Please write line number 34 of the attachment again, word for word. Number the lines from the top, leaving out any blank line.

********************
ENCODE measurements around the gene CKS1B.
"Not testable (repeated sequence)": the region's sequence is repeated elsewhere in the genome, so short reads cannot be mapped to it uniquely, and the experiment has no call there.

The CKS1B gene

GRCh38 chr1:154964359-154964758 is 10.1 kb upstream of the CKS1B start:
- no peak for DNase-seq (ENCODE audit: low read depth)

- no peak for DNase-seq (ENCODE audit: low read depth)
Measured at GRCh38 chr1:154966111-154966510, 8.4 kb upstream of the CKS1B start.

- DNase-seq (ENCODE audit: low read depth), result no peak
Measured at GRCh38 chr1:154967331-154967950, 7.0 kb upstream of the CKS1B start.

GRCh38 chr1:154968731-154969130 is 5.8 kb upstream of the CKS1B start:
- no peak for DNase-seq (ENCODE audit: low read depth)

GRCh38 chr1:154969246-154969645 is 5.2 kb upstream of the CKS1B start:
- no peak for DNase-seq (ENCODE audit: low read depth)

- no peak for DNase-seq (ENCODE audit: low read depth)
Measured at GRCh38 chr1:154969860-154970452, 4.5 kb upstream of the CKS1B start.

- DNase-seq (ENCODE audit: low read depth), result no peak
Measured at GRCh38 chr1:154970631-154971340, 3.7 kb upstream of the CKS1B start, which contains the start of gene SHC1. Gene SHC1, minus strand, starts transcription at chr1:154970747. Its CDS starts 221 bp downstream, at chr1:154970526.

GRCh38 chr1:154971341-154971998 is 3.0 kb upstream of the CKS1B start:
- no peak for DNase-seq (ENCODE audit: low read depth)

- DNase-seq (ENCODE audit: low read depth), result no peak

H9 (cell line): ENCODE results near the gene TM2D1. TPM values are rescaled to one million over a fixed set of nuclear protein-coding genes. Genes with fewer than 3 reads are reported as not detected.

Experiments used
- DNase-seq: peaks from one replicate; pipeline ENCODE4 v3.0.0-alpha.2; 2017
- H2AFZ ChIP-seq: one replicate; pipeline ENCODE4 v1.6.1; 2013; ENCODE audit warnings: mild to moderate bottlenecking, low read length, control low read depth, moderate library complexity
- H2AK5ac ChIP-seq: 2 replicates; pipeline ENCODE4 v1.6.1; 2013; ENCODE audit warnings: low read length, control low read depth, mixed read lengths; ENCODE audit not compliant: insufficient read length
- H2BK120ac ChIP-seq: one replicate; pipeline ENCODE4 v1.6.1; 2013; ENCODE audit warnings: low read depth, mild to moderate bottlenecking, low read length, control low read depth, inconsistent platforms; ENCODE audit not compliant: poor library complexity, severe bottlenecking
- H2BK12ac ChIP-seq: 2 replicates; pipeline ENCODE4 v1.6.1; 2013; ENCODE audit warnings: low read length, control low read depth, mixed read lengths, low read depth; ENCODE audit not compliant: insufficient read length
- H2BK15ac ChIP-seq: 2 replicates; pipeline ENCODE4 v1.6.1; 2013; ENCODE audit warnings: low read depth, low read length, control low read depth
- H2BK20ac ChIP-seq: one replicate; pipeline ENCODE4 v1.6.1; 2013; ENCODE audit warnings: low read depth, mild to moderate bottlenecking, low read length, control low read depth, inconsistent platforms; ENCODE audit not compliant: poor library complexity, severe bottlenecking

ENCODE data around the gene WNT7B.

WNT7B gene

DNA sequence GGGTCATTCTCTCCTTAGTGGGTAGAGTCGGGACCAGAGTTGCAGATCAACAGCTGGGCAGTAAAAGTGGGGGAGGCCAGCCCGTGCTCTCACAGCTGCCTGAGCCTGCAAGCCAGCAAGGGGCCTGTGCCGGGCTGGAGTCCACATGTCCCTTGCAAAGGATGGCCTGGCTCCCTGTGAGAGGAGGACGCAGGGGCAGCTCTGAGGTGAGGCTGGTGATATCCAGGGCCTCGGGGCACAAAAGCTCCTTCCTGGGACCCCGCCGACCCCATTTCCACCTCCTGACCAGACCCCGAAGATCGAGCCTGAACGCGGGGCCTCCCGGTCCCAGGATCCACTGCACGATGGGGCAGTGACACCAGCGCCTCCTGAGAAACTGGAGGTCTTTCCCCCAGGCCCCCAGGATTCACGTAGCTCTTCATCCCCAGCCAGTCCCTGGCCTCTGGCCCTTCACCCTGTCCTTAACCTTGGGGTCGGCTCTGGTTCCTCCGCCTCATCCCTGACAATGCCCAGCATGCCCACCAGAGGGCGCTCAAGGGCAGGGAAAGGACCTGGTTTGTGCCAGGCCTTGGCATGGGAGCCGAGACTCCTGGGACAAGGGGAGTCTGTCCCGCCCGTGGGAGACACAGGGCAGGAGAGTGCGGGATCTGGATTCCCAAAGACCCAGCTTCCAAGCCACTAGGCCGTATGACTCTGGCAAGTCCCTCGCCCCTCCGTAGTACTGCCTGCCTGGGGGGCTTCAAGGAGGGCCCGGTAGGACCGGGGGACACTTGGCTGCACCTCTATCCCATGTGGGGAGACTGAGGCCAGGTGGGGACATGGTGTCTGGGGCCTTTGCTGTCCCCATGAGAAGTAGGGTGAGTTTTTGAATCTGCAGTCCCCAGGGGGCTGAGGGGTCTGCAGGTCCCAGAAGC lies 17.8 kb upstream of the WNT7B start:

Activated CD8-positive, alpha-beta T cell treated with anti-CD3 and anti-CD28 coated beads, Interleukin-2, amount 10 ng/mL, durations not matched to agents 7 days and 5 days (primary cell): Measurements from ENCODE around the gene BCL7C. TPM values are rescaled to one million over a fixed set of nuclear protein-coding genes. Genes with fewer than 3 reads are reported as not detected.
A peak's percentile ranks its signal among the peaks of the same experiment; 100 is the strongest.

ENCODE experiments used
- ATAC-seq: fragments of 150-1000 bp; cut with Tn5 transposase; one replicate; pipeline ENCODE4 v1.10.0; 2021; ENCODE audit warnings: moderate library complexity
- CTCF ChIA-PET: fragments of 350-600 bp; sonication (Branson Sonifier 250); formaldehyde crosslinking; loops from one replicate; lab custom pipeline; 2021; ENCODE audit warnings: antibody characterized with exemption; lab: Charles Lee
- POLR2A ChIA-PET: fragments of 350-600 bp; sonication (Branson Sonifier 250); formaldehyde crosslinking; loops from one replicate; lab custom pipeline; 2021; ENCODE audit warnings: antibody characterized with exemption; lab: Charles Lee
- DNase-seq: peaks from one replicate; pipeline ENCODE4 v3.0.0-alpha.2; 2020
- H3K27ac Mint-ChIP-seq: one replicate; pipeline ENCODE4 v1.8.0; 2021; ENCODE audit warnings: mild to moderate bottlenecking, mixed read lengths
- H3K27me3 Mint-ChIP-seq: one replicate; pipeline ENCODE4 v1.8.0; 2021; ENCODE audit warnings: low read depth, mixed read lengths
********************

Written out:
A peak's percentile ranks its signal among the peaks of the same experiment; 100 is the strongest.